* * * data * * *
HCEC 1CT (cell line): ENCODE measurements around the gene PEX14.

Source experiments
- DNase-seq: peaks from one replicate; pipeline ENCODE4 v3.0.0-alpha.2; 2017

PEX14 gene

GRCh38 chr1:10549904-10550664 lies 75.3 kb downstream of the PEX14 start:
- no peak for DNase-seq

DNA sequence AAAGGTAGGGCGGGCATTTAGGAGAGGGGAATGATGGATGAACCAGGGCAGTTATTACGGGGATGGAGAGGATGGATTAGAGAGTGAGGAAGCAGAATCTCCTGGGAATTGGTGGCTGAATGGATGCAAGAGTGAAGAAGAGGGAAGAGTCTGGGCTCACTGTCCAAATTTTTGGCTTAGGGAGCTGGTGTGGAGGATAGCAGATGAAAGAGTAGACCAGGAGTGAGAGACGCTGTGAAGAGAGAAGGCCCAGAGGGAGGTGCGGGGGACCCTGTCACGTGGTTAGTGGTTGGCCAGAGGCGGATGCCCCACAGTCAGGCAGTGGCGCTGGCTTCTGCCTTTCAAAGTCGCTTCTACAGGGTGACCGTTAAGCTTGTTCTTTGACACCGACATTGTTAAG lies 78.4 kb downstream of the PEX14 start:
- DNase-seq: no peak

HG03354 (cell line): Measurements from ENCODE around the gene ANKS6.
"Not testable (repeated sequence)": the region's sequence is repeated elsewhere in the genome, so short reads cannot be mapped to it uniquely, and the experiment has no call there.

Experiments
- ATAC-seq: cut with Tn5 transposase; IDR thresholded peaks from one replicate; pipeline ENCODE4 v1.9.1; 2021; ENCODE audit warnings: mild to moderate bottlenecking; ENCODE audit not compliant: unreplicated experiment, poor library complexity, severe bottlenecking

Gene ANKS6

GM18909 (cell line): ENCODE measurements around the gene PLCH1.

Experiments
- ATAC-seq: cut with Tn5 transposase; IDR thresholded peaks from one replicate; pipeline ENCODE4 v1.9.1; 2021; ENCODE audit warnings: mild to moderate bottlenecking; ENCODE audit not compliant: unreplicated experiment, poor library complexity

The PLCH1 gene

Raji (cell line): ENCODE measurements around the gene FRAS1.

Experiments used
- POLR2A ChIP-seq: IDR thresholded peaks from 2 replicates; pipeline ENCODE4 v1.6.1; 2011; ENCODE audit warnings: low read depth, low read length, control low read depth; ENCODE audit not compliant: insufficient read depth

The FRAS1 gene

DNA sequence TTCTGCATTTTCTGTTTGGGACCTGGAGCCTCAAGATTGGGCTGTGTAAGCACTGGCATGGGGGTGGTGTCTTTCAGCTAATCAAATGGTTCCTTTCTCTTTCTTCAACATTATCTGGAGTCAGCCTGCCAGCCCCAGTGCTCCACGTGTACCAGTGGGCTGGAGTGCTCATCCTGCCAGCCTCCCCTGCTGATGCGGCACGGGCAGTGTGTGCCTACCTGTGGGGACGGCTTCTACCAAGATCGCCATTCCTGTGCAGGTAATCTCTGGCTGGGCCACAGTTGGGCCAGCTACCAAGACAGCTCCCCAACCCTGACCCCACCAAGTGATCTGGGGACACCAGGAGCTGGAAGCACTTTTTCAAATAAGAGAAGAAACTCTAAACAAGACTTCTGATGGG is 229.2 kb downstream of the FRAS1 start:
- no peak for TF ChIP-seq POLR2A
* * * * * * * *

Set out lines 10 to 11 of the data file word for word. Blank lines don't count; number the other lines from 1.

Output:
"Not testable (repeated sequence)": the region's sequence is repeated elsewhere in the genome, so short reads cannot be mapped to it uniquely, and the experiment has no call there.

Experiments